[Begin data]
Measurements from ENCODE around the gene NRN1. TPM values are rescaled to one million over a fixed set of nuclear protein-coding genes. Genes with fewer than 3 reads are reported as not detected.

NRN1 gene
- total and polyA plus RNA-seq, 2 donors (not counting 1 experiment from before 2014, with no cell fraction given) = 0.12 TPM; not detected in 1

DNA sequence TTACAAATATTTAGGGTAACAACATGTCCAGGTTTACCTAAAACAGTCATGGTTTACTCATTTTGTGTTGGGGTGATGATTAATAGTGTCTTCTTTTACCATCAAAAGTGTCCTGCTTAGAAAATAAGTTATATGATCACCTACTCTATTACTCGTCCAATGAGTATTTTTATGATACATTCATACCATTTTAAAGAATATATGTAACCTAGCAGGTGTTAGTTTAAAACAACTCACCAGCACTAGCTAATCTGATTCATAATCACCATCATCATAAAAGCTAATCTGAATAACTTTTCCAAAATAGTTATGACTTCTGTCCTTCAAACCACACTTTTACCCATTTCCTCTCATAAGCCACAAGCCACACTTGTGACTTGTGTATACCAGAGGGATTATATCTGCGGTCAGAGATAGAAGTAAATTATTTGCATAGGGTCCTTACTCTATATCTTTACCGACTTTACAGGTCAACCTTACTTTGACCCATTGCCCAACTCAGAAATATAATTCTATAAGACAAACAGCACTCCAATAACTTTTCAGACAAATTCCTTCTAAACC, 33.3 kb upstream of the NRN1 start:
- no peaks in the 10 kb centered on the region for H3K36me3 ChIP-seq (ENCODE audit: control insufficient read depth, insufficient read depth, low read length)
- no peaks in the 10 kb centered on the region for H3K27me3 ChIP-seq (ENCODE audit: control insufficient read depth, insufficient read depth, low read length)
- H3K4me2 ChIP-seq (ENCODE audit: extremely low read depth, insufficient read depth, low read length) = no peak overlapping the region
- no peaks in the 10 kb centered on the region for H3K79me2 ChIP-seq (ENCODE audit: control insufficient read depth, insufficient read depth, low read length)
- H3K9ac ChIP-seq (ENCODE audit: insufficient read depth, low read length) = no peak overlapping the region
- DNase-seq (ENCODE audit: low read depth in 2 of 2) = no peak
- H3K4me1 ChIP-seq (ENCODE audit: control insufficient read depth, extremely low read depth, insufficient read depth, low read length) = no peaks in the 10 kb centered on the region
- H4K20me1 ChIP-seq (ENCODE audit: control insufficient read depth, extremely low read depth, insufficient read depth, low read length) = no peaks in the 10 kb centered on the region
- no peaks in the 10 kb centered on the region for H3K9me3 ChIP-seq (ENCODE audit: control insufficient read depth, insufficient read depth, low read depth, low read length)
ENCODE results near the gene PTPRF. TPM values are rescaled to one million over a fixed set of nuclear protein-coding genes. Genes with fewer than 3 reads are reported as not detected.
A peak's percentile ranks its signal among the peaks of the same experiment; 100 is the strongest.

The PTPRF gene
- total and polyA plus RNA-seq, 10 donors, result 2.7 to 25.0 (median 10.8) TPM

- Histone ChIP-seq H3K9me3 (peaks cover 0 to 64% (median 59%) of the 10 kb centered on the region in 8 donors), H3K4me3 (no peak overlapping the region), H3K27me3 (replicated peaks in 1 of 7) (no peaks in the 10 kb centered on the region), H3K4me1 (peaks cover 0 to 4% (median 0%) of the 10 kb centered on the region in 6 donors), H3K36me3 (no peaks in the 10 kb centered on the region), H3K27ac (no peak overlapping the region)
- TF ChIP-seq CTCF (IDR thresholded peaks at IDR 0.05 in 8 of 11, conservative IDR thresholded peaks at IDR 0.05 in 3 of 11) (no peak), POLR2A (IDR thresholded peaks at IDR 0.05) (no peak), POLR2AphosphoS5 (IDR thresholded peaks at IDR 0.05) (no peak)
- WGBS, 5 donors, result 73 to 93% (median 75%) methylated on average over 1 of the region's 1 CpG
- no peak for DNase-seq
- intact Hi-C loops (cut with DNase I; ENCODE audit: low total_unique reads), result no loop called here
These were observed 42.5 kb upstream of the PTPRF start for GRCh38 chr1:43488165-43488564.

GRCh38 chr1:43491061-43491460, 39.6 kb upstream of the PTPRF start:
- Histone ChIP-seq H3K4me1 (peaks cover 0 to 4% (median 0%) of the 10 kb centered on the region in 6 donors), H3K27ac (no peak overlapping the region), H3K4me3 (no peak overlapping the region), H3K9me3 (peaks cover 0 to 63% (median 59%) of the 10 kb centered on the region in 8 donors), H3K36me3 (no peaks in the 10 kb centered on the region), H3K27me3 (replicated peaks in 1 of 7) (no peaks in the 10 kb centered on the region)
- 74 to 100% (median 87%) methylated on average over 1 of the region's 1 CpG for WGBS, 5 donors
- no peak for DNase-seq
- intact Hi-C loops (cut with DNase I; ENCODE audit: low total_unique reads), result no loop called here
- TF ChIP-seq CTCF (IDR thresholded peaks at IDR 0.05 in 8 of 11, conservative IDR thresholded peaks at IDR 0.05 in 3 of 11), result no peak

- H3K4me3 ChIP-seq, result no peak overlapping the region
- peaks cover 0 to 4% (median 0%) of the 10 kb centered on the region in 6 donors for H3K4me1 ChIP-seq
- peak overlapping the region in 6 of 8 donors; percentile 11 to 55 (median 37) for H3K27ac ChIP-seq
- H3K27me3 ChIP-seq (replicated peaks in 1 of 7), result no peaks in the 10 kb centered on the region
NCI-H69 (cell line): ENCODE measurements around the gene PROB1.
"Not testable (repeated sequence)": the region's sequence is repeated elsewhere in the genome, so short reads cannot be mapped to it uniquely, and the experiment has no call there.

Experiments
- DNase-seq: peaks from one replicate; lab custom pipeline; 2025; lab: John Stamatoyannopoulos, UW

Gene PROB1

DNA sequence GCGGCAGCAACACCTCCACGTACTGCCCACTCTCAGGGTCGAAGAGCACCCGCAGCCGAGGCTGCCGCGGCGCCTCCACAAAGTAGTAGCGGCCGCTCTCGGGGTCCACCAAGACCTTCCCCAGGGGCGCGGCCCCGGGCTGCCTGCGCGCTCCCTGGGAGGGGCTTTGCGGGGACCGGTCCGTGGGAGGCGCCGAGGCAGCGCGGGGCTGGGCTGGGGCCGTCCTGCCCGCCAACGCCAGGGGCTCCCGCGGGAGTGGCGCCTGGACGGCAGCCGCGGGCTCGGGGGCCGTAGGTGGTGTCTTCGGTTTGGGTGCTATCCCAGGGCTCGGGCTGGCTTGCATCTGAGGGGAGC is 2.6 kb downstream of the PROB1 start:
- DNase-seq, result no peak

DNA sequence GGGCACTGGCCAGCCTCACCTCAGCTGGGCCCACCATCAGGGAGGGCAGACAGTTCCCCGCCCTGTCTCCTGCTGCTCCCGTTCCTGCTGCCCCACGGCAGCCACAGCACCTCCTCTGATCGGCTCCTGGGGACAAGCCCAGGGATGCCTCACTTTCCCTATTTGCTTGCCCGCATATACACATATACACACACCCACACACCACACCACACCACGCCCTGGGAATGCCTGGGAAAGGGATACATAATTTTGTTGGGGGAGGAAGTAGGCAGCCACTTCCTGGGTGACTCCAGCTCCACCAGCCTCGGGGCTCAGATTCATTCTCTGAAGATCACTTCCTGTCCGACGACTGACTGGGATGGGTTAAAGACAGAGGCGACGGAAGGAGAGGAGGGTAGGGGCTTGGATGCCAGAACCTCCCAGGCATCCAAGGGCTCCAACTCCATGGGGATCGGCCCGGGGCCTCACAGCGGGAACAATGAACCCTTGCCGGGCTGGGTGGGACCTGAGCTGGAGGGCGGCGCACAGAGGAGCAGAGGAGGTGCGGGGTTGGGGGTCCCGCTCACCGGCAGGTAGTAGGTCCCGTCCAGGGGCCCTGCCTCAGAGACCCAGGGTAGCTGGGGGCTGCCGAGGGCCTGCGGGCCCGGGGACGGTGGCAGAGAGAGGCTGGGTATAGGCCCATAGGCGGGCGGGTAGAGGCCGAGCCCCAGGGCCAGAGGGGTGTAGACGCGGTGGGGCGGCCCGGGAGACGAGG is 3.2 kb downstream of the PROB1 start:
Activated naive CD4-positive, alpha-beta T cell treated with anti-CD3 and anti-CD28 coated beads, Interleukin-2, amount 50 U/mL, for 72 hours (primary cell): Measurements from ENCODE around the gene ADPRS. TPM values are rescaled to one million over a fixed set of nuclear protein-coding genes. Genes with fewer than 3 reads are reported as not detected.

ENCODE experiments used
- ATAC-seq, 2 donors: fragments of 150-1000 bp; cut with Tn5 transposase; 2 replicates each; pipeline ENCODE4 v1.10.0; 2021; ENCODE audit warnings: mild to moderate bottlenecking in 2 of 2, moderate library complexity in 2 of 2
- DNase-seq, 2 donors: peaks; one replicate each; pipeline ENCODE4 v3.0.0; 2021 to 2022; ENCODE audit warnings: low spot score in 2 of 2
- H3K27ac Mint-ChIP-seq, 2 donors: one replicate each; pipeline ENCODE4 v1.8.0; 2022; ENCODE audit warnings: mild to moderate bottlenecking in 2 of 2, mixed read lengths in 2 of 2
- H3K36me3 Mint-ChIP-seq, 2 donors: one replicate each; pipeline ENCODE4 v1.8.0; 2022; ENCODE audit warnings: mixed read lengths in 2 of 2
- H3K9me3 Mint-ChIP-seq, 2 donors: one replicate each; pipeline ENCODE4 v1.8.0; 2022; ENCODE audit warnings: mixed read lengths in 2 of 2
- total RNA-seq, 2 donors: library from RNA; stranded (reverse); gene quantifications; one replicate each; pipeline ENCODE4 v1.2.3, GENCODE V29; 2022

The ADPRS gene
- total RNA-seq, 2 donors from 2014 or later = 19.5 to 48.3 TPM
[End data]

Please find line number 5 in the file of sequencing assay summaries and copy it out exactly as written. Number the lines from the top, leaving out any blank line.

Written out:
- no peaks in the 10 kb centered on the region for H3K36me3 ChIP-seq (ENCODE audit: control insufficient read depth, insufficient read depth, low read length)